Thursday 25 February 2010

Our new normal

I was thinking the other day how things have changed in a relatively short space of time. You don't notice at the time but slowly it dawns on you how life slips into a new routine. I remember before Clare and I were married that we'd sometimes complain about being bored, not having a hobby or annoyed that we hadn't made plans. When I look back to that time, where we had a relatively small mortgage, loads of friends on the doorstep and the ultimate freedom that comes with not having a child, I find it hard to believe how we could have been bored. Why didn't we go to the cinema, pub, shopping and any number of things that could have been done at the drop of a hat? Of course we did do those things but perhaps our expectations of entertainment were higher then.

Of course, we were also skint in those days so our ambitions had to be tempered by more modest bank accounts. Not that we're loaded now by any stretch but those more frivolous activities are much more in reach financially if not practically.

So, we can afford to do as we like yet we're not afforded the time to do it in. Again, this is an excuse, we can still do whatever we want, it just needs more planning. And because it needs more planning, we tend not to get around to it until it's too late. However, we're seldom bored. Maybe that's because now, our expectations of entertainment are more realistically lower!

People have asked me how having a child changed me and the reply is always that it hasn't really; I think moving slightly further away from friends and family a year before Jake arrived helped set our expectations. It gradually allowed us to settle into a routine of entertaining ourselves and being happier with our immediate surroundings than constantly looking for new sources of enjoyment. I forget who said it or where I heard it first but one of my favourite sayings is;

"it's not about getting what you want, but about wanting what you've got"

I still have constant gadget craving and we're always looking forward to the next holiday, but Jake has given us a load of perspective on what we can and cannot practically do on an impulse. We can still be impulsive but it needs to be planned! How's that for an oxymoron?!

The point is when I'm asked if I can play golf or bugger off to the pub at a few hours' notice, generally I can't (I'm playing golf tomorrow but it's been in the dairy for a month) but I don't resent that and I especially don't resent Jake for it, it's just the way it is. It's important to make sure it doesn't give you a reason to become lazy but I actually like our new normal, it sets the tone and pace for our lives and keeps us all in check.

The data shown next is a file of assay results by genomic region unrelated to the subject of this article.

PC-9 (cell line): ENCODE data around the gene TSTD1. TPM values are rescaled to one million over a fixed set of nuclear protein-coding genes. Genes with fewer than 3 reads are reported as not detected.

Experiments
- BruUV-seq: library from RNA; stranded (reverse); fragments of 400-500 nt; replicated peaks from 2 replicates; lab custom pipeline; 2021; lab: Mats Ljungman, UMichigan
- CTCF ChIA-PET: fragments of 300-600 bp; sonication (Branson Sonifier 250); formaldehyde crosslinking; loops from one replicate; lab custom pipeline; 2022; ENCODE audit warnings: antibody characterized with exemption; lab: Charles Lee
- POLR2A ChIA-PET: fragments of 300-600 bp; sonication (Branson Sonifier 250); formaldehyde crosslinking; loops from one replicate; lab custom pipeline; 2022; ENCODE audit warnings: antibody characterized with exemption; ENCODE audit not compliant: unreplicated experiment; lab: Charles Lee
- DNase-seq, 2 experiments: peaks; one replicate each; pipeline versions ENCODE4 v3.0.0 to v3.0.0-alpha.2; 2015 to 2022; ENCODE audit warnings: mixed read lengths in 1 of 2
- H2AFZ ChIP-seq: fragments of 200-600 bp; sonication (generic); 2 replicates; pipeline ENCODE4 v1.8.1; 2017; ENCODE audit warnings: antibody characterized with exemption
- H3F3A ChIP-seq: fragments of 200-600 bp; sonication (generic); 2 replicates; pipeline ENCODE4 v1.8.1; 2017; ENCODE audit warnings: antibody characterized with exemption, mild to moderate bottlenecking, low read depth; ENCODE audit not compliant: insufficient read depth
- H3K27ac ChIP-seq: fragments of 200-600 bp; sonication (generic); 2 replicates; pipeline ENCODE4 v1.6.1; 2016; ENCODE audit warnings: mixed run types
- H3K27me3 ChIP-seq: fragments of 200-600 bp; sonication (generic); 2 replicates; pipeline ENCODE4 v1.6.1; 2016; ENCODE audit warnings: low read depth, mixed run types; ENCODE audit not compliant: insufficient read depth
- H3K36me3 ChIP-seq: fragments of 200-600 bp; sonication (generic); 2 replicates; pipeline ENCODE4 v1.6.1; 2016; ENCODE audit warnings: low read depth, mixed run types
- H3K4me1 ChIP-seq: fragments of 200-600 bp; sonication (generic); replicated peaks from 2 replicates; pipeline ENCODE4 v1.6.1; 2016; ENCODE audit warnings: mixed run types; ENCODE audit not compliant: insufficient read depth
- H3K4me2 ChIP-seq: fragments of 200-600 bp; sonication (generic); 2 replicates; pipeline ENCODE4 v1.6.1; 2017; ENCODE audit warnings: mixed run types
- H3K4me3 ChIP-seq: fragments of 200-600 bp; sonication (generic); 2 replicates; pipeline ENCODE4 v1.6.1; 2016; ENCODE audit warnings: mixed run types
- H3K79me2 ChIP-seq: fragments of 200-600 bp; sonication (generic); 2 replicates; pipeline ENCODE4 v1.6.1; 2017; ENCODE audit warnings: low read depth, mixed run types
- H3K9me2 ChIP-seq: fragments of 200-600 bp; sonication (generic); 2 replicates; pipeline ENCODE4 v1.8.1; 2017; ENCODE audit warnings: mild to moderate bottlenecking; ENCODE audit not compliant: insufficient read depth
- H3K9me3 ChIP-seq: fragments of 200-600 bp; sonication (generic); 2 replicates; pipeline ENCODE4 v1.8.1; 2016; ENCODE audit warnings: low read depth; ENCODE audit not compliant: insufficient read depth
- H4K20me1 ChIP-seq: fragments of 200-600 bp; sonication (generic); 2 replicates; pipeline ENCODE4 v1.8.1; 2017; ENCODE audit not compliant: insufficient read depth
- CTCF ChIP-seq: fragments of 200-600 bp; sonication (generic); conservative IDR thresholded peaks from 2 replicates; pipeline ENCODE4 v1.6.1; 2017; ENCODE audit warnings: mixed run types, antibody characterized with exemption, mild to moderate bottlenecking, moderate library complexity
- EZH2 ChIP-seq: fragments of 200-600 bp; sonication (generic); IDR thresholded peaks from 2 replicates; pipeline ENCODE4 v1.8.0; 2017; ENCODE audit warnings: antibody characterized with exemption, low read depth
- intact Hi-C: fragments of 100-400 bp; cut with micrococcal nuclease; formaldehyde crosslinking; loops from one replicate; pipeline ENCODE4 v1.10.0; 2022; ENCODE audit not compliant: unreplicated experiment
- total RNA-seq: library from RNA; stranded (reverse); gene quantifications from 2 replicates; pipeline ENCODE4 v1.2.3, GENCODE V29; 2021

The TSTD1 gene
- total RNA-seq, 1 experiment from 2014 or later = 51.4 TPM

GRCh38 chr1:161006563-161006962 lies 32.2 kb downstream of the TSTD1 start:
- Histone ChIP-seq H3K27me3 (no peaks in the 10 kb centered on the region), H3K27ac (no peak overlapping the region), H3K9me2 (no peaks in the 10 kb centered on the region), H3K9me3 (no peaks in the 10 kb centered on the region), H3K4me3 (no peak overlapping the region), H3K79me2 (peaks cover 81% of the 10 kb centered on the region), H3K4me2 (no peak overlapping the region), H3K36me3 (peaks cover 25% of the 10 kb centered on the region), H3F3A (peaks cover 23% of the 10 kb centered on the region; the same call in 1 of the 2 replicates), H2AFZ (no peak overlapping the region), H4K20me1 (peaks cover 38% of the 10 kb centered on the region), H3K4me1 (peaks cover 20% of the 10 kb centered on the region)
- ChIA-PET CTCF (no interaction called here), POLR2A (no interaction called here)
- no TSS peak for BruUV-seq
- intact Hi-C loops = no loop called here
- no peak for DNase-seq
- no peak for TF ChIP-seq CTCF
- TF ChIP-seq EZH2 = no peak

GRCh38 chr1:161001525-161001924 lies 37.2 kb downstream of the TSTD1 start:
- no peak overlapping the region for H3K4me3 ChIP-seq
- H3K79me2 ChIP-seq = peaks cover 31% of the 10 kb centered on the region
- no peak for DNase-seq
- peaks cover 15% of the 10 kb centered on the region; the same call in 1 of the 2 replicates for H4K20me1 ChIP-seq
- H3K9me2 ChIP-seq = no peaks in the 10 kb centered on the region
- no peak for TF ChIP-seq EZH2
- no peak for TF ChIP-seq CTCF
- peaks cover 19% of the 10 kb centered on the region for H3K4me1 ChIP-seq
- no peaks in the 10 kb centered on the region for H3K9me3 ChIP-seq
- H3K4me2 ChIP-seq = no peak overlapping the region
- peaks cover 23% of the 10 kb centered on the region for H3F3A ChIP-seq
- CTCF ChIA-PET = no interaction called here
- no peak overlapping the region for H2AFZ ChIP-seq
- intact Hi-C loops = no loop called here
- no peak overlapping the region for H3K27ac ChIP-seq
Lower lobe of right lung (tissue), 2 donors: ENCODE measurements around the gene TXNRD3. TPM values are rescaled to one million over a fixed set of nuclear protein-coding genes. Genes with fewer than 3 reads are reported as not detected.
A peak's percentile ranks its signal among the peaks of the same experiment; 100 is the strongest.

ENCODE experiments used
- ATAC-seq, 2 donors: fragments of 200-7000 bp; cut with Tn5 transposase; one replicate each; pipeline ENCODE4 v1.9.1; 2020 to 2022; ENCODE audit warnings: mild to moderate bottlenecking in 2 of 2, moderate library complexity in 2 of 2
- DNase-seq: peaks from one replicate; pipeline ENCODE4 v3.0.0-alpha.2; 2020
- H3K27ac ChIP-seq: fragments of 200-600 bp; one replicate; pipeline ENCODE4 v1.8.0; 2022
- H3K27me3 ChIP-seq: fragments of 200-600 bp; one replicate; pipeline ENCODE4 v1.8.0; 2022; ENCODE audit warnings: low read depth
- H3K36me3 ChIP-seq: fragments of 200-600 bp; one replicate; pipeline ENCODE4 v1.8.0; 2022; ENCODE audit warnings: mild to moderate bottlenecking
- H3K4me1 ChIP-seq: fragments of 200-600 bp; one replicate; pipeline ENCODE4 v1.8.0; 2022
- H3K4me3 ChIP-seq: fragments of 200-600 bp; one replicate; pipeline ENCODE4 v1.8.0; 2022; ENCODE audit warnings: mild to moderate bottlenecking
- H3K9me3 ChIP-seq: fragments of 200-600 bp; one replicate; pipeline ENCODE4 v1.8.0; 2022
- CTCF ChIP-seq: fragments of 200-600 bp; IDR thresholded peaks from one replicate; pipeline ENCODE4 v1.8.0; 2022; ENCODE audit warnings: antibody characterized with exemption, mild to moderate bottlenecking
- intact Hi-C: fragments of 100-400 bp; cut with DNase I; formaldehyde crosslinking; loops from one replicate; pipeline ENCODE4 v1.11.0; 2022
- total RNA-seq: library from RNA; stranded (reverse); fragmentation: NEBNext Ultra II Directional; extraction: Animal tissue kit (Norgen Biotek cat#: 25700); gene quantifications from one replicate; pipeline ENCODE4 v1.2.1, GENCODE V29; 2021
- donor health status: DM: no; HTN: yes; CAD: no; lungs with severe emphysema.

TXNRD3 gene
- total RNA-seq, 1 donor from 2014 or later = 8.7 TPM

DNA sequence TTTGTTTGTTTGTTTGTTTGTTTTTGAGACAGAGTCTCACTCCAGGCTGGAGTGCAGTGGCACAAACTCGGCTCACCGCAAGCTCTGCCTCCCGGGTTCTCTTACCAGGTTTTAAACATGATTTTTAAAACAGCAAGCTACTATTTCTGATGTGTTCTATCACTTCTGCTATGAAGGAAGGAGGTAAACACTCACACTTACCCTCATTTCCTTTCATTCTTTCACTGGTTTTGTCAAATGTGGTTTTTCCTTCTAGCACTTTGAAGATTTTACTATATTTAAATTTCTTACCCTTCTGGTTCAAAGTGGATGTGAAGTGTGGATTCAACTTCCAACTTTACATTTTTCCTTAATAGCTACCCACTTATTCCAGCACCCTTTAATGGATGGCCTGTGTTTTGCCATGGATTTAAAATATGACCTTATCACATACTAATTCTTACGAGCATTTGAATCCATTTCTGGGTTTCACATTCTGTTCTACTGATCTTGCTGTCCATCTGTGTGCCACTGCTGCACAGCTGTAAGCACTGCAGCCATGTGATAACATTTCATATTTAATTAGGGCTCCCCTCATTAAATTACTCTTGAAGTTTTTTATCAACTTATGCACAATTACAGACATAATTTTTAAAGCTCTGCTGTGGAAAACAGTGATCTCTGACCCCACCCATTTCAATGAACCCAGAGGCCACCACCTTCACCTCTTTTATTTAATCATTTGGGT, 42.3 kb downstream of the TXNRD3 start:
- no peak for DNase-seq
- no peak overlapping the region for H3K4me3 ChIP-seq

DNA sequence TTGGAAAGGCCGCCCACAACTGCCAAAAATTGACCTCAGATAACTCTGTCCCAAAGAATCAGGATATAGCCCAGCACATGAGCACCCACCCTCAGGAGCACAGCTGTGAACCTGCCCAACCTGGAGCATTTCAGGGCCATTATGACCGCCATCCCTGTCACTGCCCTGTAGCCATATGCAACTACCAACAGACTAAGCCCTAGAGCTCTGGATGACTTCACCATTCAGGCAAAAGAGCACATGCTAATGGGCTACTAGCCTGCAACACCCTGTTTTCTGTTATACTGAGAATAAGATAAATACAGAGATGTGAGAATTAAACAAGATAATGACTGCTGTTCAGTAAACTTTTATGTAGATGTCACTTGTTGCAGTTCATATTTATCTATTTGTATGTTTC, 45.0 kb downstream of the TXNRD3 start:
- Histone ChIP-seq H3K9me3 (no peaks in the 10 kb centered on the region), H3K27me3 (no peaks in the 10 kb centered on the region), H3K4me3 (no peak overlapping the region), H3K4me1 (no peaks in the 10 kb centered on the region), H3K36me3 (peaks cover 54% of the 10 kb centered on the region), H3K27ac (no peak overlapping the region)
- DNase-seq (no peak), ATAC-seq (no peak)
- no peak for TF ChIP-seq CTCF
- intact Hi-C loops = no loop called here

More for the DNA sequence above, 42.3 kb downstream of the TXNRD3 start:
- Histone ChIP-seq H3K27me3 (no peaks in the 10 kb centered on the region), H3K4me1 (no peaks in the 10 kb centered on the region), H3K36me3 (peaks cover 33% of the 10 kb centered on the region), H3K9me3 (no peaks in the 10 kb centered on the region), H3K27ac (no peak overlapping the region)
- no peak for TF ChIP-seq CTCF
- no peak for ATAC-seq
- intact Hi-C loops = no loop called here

It might sound boring and perhaps sometimes it is, but in the main it doesn't feel boring and that's really all that matters.

Wednesday 3 February 2010

Personality and performance

Over the last few months, Jake's personality has really developed. He's always been a smiley boy and laughs a lot when we get him at the right moment, but he's much more affectionate of late. Clare always makes a fuss when I come through the door and he gets so excited. I can't tell you how awesome it is to see his face light up when he sees me. He legs it across the dining room with his arms up, often laughing. As soon as I pick him up he buries his head into my shoulder as if he'd never expected my return. That unconditional love is so rewarding and not something I'd anticipated so soon. I like to think I'm a nice enough person but no one else I know greets me with such enthusiasm!

He's starting to work things out now as well and watching him investigate and learn stuff is brilliant. He can walk in my slippers, knows how to use a digital camera (well, he can hold it up and look at the screen), knows which button turns off the telly (really, really annoying) and can choose his favourite biscuit from his box of treats.

I always cringe a bit when people forecast a child's future talents from their early achievements (ooo he opened the toilet seat, he's going to be a plumber etc), but it does look like he quite a creative child. This isn't a proud dad proclamation (although I did get a twinge of proud dad syndrome), his nursery reports make repeated reference to his finger / foot / potato painting - he made an almost perfect snowflake (there's an oxymoron) print last week. His teachers mention his coordination with the materials is really good and he picks things up quite quickly. On the downside they mention that it takes him a while to settle down to activities because he constantly wants to play with something else. Naturally, we've taken this as early signs of ADHD but at least he'll be producing some good stuff when he can concentrate!

The creative / materials stuff is what appealed to me about the Montessori approach. I've mentioned before that I used to think it was a bit hippyish but I didn't really understand it. I think I confused it with that Steiner nonsense where kids don't compete and no one wins etc. To be fair I might even be wrong about that but haven't the inclination to prove myself otherwise. Anyway, I digress; the Montessori method uses lots of natural materials to help children learn by playing and interacting with them. So instead of showing them the number '2' for example, they will make the shape of a 2 out of sandpaper, stick it to a block of wood and get them to trace their finger over it. It could all still be a load of bollocks but it makes sense to me and if it means he gets an appreciation for wood over plastic then I'm all for it.

So, basically the boy is a genius and he really loves me. Can't ask for much more than that.